Best Practices for Employee Relations in Aesthetic Medical Practices
Vice President of Business Development at Acara Partners
Member of the Aesthetic Business Institute Board of Directors
John Powers, PhD
Director of Education and Research
Aesthetic Business Institute
Employees are a crucial asset for any aesthetic medical practice, and it is essential for all practices and small businesses to maintain strong employee relations. A recent ABI Flash Poll looks at how the small businesses in the aesthetic medical industry work with their staff to optimize performance and relations.
Employee Orientation and Handbook
It has long been held that employee orientation or “on-boarding” is a crucial aspect to the future success and longevity of the new staff member. An ABI Flash Poll, only 41% of aesthetic medical businesses reported that they hold any type of orientation for their new employees. For those who have some form of orientation, there were many different varieties described. Several practices described a formal time of reviewing company policies and benefits, shadowing other employees, and reviewing written protocols. One practice even described a formal orientation for all new hires and then a 6–12 week orientation with a preceptor if that fit the position. Other practices had a much more informal orientation process that included processes such as completing human resources paperwork, being set up by the IT staff with company email and server access, and one on one training with staff members.
“Employee orientation for every aesthetic medical practice is a must,” commented Grayson. “This is a crucial step for the long-term success of your new employee and will eliminate a number of problems. Orientation takes away uncertainty, defines expectations, and answers questions.”
Conversely, 69% of practices do have an employee handbook available for staff members. Again, the survey respondents reported a wide array of types of employee handbooks at their practice. For some, this handbook included only a few pages that covered employee benefits. Other aesthetic medical practices confirmed that they provided a more robust employee handbook that included company-wide policies, benefits, and more. There also was a split between how this information was available or disseminated to employees. Several practices reported that they provided hard copies of the handbook for each employee, while others replied that they had a hard copy available for all staff in their office. Still others have moved their employee handbook to a digital format and would provide employees access to this information online.
Grayson was also adamant that all aesthetic medical practices should provide every new employee with access to an employee handbook. “Having all of your policies and procedures documented in an employee handbook can help you avoid many human resources and legal issues,” she added.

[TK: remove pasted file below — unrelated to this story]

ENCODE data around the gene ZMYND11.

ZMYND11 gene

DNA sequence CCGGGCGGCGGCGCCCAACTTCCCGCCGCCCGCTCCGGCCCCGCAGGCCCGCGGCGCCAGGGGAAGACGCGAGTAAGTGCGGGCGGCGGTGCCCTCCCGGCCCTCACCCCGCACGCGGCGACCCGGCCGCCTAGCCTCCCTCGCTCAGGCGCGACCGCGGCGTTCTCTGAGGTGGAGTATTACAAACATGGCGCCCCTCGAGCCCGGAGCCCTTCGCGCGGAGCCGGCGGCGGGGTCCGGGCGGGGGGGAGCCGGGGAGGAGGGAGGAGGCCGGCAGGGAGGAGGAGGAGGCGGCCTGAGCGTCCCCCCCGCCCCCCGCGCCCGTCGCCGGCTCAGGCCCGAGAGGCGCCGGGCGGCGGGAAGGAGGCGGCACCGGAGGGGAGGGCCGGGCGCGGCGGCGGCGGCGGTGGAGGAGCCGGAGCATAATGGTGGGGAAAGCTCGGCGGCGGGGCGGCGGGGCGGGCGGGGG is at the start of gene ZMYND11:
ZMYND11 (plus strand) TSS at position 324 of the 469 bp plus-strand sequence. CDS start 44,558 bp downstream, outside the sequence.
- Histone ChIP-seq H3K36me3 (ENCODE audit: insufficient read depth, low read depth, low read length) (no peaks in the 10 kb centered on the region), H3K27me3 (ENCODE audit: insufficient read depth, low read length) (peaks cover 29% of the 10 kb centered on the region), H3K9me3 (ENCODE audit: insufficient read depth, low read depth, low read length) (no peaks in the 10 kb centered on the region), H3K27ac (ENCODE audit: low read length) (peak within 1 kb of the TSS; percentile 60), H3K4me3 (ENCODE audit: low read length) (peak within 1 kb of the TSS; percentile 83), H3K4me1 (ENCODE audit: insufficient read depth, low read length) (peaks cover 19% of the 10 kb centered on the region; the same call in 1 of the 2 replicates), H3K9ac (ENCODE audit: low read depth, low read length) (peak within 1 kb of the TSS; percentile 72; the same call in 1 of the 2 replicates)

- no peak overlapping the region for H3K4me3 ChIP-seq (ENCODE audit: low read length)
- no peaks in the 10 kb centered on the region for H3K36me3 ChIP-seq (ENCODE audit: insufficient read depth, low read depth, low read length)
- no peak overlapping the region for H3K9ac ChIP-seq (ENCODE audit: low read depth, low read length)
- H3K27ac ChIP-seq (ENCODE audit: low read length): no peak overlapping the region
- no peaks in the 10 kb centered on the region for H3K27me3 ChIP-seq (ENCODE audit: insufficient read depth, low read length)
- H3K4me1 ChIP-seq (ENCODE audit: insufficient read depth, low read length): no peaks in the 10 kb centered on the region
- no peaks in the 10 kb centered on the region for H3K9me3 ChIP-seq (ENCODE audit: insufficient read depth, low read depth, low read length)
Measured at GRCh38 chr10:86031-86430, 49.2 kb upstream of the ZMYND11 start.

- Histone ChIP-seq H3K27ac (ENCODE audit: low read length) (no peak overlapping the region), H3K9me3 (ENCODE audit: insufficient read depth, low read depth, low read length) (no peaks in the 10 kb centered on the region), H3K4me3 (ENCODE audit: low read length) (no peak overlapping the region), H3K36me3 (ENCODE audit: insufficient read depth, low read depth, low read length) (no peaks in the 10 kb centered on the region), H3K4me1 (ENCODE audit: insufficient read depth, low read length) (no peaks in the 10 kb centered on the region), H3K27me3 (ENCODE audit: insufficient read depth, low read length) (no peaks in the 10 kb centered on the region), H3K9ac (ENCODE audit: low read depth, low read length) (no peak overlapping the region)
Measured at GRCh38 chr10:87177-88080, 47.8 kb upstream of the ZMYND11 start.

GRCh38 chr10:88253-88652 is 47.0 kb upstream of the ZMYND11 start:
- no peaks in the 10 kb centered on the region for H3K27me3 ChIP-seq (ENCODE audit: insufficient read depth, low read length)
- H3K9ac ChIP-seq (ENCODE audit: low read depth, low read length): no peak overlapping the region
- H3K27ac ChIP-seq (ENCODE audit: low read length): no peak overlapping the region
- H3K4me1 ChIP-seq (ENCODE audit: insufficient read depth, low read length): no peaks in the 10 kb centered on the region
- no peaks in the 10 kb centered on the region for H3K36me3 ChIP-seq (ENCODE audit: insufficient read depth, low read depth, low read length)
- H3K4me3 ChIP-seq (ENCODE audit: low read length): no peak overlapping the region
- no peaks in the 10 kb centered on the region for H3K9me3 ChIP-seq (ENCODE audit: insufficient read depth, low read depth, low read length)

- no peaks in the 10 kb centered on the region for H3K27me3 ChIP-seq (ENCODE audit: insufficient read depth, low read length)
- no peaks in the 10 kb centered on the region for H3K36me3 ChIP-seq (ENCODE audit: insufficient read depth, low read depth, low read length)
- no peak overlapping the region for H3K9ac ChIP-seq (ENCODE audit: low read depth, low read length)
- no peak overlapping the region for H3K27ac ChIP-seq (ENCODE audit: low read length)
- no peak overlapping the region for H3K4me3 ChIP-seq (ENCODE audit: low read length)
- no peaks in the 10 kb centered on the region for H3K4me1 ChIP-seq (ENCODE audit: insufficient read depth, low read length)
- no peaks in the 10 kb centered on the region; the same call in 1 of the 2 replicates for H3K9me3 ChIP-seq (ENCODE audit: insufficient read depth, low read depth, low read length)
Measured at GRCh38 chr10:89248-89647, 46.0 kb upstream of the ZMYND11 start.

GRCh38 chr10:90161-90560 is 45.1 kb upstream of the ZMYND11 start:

It has been well-established in the business world that regular staff meetings can very much help with internal communication, clarity about job expectations, and overall work satisfaction. The ABI survey determined that 30% of practices hold regular weekly staff meetings, 28% meet quarterly, and 20% hold monthly meetings. While 5% of those surveyed met as a staff every single day, conversely, 15% of aesthetic medical practices do not have regular staff meetings. And there were variations within these general parameters. Some practices reported that they met monthly with all staff, and then weekly with more specific teams of employees. Others met daily with even smaller groups of staff, such as owner, manager, and receptionist as an example.
“I feel that at a minimum, monthly staff meetings should be held for all employees at your practice,” Grayson said. “In addition, having daily clinical team “huddles” every morning can greatly help those staff members to organize and prepare for their day.”
Annual performance reviews are the standard for healthy feedback between employees and the practice, as well as provide guidelines and structure to goal-setting, raises, and more. Two-thirds of practices surveyed confirmed that they hold annual employee performance reviews, and several businesses mentioned that they hold reviews every six months or even quarterly.
Finally, only 41% of aesthetic medical practices surveyed ask their employees to sign a non-compete agreement. Many of these non-compete agreements only involved employees providing services at the practice such as injectors, nurses, etc.
Characteristics of Those Surveyed
For those who completed this ABI Flash Poll, 37% represented a med spa, 26% were from an aesthetic medical practice, 24% involved plastic surgeons, and 13% a cosmetic dermatology practice. In addition, 33% surveyed were from a practice that reported a gross revenue of $1–$2 million, 30% were under $1 million, 21% were between $2–$3 million, and 15% were $3–$4 million.